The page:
COMMAND  PID    USER    FD  TYPE  DEVICE   SIZE/OFF  NODE  NAME
      sshd     812    root    3u  IPv4  23674    0t0       TCP   *:ssh (LISTEN)
      sshd     812    root    4u  IPv6  23686    0t0       TCP   *:ssh (LISTEN)
      sshd     22352  root    3u  IPv4  8613370  0t0       TCP   li140-253.members.linode.com:ssh->ppp-2-86-23-29.home.otenet.gr:60032 (ESTABLISHED)
      sshd     22361  mtsouk  3u  IPv4  8613370  0t0       TCP   li140-253.members.linode.com:ssh->ppp-2-86-23-29.home.otenet.gr:60032 (ESTABLISHED)
      
      

      Determine Which Program Listens to a TCP port

      One of the most frequent uses of lsof is determining which program listens to a given TCP port.
      The following command will print TCP processes that are in the LISTEN state by using the -s option to provide a protocol and protocol state:

      sudo lsof -nP -i TCP -s TCP:LISTEN
      
        
      COMMAND  PID    USER      FD   TYPE  DEVICE   SIZE/OFF  NODE  NAME
      sshd     812    root      3u   IPv4  23674    0t0       TCP   *:22 (LISTEN)
      sshd     812    root      4u   IPv6  23686    0t0       TCP   *:22 (LISTEN)
      mysqld   1003   mysql     17u  IPv4  24217    0t0       TCP   127.0.0.1:3306 (LISTEN)
      master   1245   root      13u  IPv4  24480    0t0       TCP   *:25 (LISTEN)
      apache2  24565  root      4u   IPv6  8626153  0t0       TCP   *:80 (LISTEN)
      apache2  24565  root      6u   IPv6  8626157  0t0       TCP   *:443 (LISTEN)
      apache2  24567  www-data  4u   IPv6  8626153  0t0       TCP   *:80 (LISTEN)
      apache2  24567  www-data  6u   IPv6  8626157  0t0       TCP   *:443 (LISTEN)
      apache2  24568  www-data  4u   IPv6  8626153  0t0       TCP   *:80 (LISTEN)
      apache2  24568  www-data  6u   IPv6  8626157  0t0       TCP   *:443 (LISTEN)
      apache2  24569  www-data  4u   IPv6  8626153  0t0       TCP   *:80 (LISTEN)
      apache2  24569  www-data  6u   IPv6  8626157  0t0       TCP   *:443 (LISTEN)
      apache2  24570  www-data  4u   IPv6  8626153  0t0       TCP   *:80 (LISTEN)
      apache2  24570  www-data  6u   IPv6  8626157  0t0       TCP   *:443 (LISTEN)
      apache2  24571  www-data  4u   IPv6  8626153  0t0       TCP   *:80 (LISTEN)
      apache2  24571  www-data  6u   IPv6  8626157  0t0       TCP   *:443 (LISTEN)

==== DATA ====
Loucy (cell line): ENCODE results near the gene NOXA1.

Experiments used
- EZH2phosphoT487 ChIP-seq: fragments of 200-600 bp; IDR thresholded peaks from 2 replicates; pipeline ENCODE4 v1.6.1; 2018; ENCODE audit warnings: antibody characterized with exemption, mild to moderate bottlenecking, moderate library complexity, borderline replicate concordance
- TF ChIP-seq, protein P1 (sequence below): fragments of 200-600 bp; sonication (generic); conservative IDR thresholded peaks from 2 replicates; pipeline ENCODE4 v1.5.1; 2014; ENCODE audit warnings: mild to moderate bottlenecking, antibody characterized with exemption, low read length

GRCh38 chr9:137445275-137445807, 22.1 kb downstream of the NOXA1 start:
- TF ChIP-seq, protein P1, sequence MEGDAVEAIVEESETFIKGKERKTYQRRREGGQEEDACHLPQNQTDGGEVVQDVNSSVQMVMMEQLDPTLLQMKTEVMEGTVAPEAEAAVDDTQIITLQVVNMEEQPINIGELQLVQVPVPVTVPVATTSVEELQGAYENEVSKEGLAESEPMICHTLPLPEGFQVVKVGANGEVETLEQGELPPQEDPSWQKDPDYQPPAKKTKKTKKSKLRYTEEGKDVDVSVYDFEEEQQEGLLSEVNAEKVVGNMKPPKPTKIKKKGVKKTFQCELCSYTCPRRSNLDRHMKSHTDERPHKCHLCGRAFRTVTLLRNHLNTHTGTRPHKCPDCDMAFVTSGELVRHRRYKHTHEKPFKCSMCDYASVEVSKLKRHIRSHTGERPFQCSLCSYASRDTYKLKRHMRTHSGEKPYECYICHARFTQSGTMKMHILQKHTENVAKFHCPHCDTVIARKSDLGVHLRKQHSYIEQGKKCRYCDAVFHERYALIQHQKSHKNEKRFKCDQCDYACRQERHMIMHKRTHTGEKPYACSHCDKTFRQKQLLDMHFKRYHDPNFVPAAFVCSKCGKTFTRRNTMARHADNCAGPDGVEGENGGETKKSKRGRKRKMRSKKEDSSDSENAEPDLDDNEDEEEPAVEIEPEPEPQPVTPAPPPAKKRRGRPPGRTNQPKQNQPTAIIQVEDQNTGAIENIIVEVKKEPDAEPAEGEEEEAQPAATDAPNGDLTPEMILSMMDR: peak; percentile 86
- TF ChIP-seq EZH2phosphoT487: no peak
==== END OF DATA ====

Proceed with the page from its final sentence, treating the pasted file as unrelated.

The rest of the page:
apache2  24585  www-data  4u   IPv6  8626153  0t0       TCP   *:80 (LISTEN)
      apache2  24585  www-data  6u   IPv6  8626157  0t0       TCP   *:443 (LISTEN)
      
      

      Other possible states of a TCP connection are CLOSED, SYN-SENT, SYN-RECEIVED,
      ESTABLISHED, CLOSE-WAIT, LAST-ACK, FIN-WAIT-1, FIN-WAIT-2, CLOSING, and TIME-WAIT.

      Finding Information on a Given Protocol

      The next lsof command shows open UDP files that use the NTP (Network Time Protocol) port only:

      sudo lsof -i UDP:ntp
      
        
      COMMAND  PID  USER  FD   TYPE  DEVICE  SIZE/OFF  NODE  NAME
      ntpd     848  ntp   16u  IPv6  22807   0t0       UDP   *:ntp
      ntpd     848  ntp   17u  IPv4  22810   0t0       UDP   *:ntp
      ntpd     848  ntp   18u  IPv4  22814   0t0       UDP   localhost:ntp
      ntpd     848  ntp   19u  IPv4  22816   0t0       UDP   li140-253.members.linode.com:ntp
      ntpd     848  ntp   20u  IPv6  22818   0t0       UDP   localhost:ntp
      ntpd     848  ntp   24u  IPv6  24916   0t0       UDP   [2a01:7e00::f03c:91ff:fe69:1381]:ntp
      ntpd     848  ntp   25u  IPv6  24918   0t0       UDP   [fe80::f03c:91ff:fe69:1381]:ntp
      
      

      The output displays connections that use either IPv4 or IPv6. If you want to display
      the connections that use IPv4 only, you can run the following command:

      sudo lsof -i4 -a -i UDP:ntp
      
        
      COMMAND  PID  USER  FD   TYPE  DEVICE  SIZE/OFF  NODE  NAME
      ntpd     848  ntp   17u  IPv4  22810   0t0       UDP   *:ntp
      ntpd     848  ntp   18u  IPv4  22814   0t0       UDP   localhost:ntp
      ntpd     848  ntp   19u  IPv4  22816   0t0       UDP   li140-253.members.linode.com:ntp
      
      

      Disabling DNS and port Number Resolving

      lsof uses the data found in the /etc/services file to map a port number to a
      service. You can disable this functionality by using the –P option as follows:

      lsof -P -i UDP:ntp -a -i4
      
        
      COMMAND  PID  USER  FD   TYPE  DEVICE  SIZE/OFF  NODE  NAME
      ntpd     848  ntp   17u  IPv4  22810   0t0       UDP   *:123
      ntpd     848  ntp   18u  IPv4  22814   0t0       UDP   localhost:123
      ntpd     848  ntp   19u  IPv4  22816   0t0       UDP   li140-253.members.linode.com:123
      
      

      In a similar way, you can disable DNS resolving using the -n option:

      lsof -P -i UDP:ntp -a -i4 -n
      
        
      COMMAND  PID  USER  FD   TYPE  DEVICE  SIZE/OFF  NODE  NAME
      ntpd     848  ntp   17u  IPv4  22810   0t0       UDP   *:123
      ntpd     848  ntp   18u  IPv4  22814   0t0       UDP   127.0.0.1:123